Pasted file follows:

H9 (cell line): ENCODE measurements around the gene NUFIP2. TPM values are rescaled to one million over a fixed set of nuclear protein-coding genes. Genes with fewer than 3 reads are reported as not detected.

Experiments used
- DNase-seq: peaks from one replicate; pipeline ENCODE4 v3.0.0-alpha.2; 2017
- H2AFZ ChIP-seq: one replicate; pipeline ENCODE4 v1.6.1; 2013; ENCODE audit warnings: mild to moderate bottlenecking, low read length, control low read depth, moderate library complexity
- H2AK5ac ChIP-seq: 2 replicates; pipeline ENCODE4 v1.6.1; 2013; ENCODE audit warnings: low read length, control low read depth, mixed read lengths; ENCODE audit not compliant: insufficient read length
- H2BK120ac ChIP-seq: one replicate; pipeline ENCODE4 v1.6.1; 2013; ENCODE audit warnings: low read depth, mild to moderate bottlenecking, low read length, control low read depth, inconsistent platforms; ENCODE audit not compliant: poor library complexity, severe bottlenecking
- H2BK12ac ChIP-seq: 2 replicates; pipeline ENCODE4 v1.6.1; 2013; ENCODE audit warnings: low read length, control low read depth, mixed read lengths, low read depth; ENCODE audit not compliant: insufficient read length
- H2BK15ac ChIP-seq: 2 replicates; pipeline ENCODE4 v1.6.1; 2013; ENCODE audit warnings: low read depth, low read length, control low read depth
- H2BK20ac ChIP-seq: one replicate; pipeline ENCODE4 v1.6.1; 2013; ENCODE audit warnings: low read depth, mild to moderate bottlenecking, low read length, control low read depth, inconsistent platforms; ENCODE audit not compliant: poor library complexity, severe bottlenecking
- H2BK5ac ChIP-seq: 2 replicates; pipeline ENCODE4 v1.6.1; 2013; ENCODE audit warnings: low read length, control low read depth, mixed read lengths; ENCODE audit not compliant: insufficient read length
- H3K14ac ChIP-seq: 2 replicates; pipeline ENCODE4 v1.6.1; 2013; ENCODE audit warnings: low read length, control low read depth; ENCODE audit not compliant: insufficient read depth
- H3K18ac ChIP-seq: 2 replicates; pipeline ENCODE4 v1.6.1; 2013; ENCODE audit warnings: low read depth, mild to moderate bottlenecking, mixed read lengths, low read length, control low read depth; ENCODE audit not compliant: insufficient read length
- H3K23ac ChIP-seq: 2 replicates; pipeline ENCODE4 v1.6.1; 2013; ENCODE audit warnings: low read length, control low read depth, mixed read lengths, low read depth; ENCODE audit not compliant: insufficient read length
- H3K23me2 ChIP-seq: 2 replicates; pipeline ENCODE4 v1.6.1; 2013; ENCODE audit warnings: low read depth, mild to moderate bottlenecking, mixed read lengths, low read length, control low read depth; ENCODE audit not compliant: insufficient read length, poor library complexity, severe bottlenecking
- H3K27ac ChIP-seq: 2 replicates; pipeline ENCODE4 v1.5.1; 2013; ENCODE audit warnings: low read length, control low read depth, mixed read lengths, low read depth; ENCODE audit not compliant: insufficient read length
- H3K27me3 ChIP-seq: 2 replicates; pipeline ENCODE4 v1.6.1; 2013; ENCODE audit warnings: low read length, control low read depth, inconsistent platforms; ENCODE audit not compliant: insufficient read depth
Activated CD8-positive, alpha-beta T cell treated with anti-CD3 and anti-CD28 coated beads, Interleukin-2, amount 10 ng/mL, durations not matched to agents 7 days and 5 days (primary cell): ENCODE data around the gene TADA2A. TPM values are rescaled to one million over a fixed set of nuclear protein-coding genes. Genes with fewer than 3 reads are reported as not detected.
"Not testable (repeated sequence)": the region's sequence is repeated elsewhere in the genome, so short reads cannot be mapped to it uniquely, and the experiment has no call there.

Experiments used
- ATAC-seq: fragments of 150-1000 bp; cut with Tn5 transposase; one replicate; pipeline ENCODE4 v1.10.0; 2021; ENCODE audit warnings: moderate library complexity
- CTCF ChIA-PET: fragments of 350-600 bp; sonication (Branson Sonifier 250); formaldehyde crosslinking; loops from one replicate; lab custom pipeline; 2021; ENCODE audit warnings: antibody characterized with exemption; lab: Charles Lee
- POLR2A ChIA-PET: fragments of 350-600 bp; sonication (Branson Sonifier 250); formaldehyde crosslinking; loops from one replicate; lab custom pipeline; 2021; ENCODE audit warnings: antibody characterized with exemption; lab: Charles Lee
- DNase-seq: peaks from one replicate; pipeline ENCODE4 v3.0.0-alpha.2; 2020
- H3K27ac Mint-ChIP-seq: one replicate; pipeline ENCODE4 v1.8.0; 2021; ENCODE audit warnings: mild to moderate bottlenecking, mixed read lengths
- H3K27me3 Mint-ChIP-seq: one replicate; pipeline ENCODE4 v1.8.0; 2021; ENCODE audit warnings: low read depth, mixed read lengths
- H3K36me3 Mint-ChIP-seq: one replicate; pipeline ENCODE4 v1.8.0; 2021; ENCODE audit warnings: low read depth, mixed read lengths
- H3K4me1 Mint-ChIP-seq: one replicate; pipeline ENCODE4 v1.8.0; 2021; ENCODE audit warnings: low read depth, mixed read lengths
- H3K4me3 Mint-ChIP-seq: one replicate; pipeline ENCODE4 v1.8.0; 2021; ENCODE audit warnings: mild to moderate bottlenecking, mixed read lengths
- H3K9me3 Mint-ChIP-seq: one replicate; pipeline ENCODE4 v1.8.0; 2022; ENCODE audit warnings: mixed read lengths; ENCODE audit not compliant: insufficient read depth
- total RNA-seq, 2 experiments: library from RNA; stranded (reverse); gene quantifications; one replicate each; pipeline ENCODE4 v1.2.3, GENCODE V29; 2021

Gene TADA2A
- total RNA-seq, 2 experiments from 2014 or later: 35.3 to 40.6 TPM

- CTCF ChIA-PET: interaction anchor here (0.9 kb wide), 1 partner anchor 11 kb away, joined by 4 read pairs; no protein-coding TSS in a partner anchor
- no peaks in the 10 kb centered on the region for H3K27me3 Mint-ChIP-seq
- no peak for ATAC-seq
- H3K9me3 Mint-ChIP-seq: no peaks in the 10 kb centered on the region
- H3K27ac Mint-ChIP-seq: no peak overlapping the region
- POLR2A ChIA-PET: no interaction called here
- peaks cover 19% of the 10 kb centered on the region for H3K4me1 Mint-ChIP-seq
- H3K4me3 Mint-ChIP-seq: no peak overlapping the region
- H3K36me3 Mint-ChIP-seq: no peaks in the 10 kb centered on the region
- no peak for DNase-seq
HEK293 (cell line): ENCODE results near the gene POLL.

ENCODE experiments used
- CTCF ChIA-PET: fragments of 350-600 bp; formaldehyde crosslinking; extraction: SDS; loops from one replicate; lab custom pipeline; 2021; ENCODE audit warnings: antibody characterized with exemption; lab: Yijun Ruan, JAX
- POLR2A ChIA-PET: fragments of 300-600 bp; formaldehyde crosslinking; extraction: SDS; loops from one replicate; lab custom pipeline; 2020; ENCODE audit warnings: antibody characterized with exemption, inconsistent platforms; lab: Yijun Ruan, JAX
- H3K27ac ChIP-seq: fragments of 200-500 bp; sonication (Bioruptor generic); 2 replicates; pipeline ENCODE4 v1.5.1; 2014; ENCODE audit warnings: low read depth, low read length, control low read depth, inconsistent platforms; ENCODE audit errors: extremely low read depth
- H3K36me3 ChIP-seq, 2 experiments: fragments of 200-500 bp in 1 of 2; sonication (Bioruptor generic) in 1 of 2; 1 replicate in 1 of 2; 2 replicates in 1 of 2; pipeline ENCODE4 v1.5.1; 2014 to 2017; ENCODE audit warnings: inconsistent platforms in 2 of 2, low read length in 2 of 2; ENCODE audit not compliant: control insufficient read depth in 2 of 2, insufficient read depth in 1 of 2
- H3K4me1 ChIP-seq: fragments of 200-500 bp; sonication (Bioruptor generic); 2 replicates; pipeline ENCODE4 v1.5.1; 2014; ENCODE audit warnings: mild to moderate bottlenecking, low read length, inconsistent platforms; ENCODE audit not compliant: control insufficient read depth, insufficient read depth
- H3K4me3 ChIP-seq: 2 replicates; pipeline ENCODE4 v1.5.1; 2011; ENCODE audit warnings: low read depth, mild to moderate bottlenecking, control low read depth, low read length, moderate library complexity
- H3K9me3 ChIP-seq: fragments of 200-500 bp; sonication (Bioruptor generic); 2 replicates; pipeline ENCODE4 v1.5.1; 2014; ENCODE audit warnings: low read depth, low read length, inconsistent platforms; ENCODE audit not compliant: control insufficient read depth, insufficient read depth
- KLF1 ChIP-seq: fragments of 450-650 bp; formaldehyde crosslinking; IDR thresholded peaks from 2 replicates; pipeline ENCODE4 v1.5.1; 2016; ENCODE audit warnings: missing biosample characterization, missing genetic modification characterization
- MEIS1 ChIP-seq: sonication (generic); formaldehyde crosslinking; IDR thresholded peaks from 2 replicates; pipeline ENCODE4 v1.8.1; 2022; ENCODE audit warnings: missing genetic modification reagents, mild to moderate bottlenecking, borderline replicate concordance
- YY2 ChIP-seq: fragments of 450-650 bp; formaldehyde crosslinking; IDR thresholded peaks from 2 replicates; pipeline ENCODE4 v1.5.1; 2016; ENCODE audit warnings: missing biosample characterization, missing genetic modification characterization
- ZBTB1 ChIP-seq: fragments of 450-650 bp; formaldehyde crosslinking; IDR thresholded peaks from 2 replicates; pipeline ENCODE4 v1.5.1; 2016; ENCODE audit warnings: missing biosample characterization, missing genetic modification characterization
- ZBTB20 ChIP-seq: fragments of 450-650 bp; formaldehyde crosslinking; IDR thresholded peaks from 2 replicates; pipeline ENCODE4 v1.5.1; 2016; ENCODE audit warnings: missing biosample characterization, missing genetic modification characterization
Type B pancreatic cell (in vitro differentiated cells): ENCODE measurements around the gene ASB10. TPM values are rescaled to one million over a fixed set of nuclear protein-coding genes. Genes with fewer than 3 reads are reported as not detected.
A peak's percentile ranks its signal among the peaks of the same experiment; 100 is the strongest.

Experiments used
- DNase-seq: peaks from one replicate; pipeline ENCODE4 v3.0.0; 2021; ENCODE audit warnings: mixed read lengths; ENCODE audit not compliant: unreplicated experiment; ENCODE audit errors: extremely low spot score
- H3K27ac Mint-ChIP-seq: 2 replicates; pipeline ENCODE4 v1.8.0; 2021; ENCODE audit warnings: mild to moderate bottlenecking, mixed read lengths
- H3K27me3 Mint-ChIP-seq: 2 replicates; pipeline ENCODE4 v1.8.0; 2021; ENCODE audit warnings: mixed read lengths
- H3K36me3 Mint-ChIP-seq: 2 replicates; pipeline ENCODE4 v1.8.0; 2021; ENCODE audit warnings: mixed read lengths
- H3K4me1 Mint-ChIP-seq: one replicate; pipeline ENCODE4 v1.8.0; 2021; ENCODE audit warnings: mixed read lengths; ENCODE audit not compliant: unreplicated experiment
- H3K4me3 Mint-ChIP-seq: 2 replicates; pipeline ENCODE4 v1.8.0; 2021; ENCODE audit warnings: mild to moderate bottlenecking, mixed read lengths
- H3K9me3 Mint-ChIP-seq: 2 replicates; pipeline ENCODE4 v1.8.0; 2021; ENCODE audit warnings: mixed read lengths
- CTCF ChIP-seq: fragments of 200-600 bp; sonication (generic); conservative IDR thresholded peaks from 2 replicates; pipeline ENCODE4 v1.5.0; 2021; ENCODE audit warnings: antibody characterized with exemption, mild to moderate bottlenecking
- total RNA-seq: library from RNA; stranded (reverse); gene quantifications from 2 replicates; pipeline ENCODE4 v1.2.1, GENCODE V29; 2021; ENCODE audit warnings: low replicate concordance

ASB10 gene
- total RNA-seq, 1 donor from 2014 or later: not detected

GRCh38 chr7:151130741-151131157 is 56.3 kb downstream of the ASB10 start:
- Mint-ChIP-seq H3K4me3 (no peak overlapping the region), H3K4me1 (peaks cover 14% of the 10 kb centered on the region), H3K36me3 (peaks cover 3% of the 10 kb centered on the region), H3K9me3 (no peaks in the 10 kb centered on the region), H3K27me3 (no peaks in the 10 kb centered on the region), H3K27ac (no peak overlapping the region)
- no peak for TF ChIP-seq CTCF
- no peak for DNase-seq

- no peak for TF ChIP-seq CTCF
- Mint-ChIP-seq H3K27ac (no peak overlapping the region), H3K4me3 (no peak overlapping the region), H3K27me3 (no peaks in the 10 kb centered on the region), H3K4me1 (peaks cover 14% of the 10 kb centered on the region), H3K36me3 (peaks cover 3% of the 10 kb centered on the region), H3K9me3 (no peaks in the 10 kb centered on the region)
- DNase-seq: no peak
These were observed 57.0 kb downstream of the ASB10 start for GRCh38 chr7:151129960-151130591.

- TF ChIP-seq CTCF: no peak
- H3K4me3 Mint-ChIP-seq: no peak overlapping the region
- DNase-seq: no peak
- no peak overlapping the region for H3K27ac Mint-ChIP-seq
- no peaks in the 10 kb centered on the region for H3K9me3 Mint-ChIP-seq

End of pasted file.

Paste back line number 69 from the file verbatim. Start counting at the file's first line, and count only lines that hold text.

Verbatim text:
ASB10 gene